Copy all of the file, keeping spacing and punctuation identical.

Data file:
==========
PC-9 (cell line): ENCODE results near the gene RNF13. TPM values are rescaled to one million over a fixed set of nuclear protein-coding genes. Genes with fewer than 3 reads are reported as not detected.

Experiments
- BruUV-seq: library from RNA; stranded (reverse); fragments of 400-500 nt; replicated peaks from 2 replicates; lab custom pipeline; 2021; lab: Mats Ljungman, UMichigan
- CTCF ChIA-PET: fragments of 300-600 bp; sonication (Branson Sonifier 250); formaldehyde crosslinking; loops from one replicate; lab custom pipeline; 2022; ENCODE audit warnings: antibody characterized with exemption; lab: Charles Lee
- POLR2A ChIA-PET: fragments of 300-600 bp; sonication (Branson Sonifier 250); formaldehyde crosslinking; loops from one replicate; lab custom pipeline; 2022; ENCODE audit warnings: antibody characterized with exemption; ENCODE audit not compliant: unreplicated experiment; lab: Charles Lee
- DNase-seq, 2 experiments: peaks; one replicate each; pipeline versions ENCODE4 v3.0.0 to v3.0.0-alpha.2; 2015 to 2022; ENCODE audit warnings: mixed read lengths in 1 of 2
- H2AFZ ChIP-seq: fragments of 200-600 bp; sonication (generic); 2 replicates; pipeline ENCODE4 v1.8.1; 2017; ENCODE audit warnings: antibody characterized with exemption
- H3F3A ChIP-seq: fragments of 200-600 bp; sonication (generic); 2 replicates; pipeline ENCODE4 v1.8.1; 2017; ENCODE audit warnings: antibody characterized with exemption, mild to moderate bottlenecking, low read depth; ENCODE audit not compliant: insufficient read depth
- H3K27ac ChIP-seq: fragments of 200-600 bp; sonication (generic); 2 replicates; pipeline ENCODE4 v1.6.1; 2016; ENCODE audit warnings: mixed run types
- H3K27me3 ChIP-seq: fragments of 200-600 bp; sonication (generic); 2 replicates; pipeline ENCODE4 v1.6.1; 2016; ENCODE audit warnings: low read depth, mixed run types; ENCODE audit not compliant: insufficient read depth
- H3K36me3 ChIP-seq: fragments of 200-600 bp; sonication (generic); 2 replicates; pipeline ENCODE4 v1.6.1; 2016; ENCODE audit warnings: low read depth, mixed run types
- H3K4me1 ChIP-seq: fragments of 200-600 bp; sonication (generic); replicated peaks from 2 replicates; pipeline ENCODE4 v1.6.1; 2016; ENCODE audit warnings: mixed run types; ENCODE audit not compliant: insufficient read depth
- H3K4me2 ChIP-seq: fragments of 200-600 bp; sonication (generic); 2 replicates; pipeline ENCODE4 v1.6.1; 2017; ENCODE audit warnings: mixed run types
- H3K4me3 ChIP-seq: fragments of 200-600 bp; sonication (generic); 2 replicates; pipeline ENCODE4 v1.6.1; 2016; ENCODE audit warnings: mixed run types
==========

PC-9 (cell line): ENCODE results near the gene RNF13. TPM values are rescaled to one million over a fixed set of nuclear protein-coding genes. Genes with fewer than 3 reads are reported as not detected.

Experiments
- BruUV-seq: library from RNA; stranded (reverse); fragments of 400-500 nt; replicated peaks from 2 replicates; lab custom pipeline; 2021; lab: Mats Ljungman, UMichigan
- CTCF ChIA-PET: fragments of 300-600 bp; sonication (Branson Sonifier 250); formaldehyde crosslinking; loops from one replicate; lab custom pipeline; 2022; ENCODE audit warnings: antibody characterized with exemption; lab: Charles Lee
- POLR2A ChIA-PET: fragments of 300-600 bp; sonication (Branson Sonifier 250); formaldehyde crosslinking; loops from one replicate; lab custom pipeline; 2022; ENCODE audit warnings: antibody characterized with exemption; ENCODE audit not compliant: unreplicated experiment; lab: Charles Lee
- DNase-seq, 2 experiments: peaks; one replicate each; pipeline versions ENCODE4 v3.0.0 to v3.0.0-alpha.2; 2015 to 2022; ENCODE audit warnings: mixed read lengths in 1 of 2
- H2AFZ ChIP-seq: fragments of 200-600 bp; sonication (generic); 2 replicates; pipeline ENCODE4 v1.8.1; 2017; ENCODE audit warnings: antibody characterized with exemption
- H3F3A ChIP-seq: fragments of 200-600 bp; sonication (generic); 2 replicates; pipeline ENCODE4 v1.8.1; 2017; ENCODE audit warnings: antibody characterized with exemption, mild to moderate bottlenecking, low read depth; ENCODE audit not compliant: insufficient read depth
- H3K27ac ChIP-seq: fragments of 200-600 bp; sonication (generic); 2 replicates; pipeline ENCODE4 v1.6.1; 2016; ENCODE audit warnings: mixed run types
- H3K27me3 ChIP-seq: fragments of 200-600 bp; sonication (generic); 2 replicates; pipeline ENCODE4 v1.6.1; 2016; ENCODE audit warnings: low read depth, mixed run types; ENCODE audit not compliant: insufficient read depth
- H3K36me3 ChIP-seq: fragments of 200-600 bp; sonication (generic); 2 replicates; pipeline ENCODE4 v1.6.1; 2016; ENCODE audit warnings: low read depth, mixed run types
- H3K4me1 ChIP-seq: fragments of 200-600 bp; sonication (generic); replicated peaks from 2 replicates; pipeline ENCODE4 v1.6.1; 2016; ENCODE audit warnings: mixed run types; ENCODE audit not compliant: insufficient read depth
- H3K4me2 ChIP-seq: fragments of 200-600 bp; sonication (generic); 2 replicates; pipeline ENCODE4 v1.6.1; 2017; ENCODE audit warnings: mixed run types
- H3K4me3 ChIP-seq: fragments of 200-600 bp; sonication (generic); 2 replicates; pipeline ENCODE4 v1.6.1; 2016; ENCODE audit warnings: mixed run types